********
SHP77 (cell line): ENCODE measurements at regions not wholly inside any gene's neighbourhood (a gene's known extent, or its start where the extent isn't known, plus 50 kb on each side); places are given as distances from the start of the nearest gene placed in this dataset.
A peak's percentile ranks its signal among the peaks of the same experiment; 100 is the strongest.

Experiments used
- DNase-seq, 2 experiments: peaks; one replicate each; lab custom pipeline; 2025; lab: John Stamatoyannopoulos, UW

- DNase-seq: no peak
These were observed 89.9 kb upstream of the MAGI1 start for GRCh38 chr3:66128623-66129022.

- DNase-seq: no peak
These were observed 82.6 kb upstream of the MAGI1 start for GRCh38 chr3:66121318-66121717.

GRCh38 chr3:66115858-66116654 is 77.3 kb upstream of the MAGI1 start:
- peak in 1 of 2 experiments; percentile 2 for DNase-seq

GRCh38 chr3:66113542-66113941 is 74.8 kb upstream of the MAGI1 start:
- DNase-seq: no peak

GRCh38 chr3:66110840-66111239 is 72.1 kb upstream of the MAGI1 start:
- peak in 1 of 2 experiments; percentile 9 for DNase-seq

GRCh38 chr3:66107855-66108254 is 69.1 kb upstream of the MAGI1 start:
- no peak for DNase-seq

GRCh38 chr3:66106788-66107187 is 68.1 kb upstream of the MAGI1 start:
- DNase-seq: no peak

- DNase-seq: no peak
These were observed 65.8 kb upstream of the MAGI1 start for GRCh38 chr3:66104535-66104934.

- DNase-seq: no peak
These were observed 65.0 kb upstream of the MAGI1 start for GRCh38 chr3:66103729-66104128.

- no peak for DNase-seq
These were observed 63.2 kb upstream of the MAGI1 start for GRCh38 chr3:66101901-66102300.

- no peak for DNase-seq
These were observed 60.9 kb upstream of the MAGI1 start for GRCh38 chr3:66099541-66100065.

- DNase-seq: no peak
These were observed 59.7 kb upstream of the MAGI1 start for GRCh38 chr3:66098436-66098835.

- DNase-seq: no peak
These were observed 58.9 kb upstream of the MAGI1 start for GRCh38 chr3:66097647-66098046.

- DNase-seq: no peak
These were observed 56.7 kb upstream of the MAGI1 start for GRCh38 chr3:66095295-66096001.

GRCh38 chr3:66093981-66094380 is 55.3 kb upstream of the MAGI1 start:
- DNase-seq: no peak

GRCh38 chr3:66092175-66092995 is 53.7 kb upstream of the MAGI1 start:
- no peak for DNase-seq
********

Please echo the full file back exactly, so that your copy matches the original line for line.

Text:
SHP77 (cell line): ENCODE measurements at regions not wholly inside any gene's neighbourhood (a gene's known extent, or its start where the extent isn't known, plus 50 kb on each side); places are given as distances from the start of the nearest gene placed in this dataset.
A peak's percentile ranks its signal among the peaks of the same experiment; 100 is the strongest.

Experiments used
- DNase-seq, 2 experiments: peaks; one replicate each; lab custom pipeline; 2025; lab: John Stamatoyannopoulos, UW

- DNase-seq: no peak
These were observed 89.9 kb upstream of the MAGI1 start for GRCh38 chr3:66128623-66129022.

- DNase-seq: no peak
These were observed 82.6 kb upstream of the MAGI1 start for GRCh38 chr3:66121318-66121717.

GRCh38 chr3:66115858-66116654 is 77.3 kb upstream of the MAGI1 start:
- peak in 1 of 2 experiments; percentile 2 for DNase-seq

GRCh38 chr3:66113542-66113941 is 74.8 kb upstream of the MAGI1 start:
- DNase-seq: no peak

GRCh38 chr3:66110840-66111239 is 72.1 kb upstream of the MAGI1 start:
- peak in 1 of 2 experiments; percentile 9 for DNase-seq

GRCh38 chr3:66107855-66108254 is 69.1 kb upstream of the MAGI1 start:
- no peak for DNase-seq

GRCh38 chr3:66106788-66107187 is 68.1 kb upstream of the MAGI1 start:
- DNase-seq: no peak

- DNase-seq: no peak
These were observed 65.8 kb upstream of the MAGI1 start for GRCh38 chr3:66104535-66104934.

- DNase-seq: no peak
These were observed 65.0 kb upstream of the MAGI1 start for GRCh38 chr3:66103729-66104128.

- no peak for DNase-seq
These were observed 63.2 kb upstream of the MAGI1 start for GRCh38 chr3:66101901-66102300.

- no peak for DNase-seq
These were observed 60.9 kb upstream of the MAGI1 start for GRCh38 chr3:66099541-66100065.

- DNase-seq: no peak
These were observed 59.7 kb upstream of the MAGI1 start for GRCh38 chr3:66098436-66098835.

- DNase-seq: no peak
These were observed 58.9 kb upstream of the MAGI1 start for GRCh38 chr3:66097647-66098046.

- DNase-seq: no peak
These were observed 56.7 kb upstream of the MAGI1 start for GRCh38 chr3:66095295-66096001.

GRCh38 chr3:66093981-66094380 is 55.3 kb upstream of the MAGI1 start:
- DNase-seq: no peak

GRCh38 chr3:66092175-66092995 is 53.7 kb upstream of the MAGI1 start:
- no peak for DNase-seq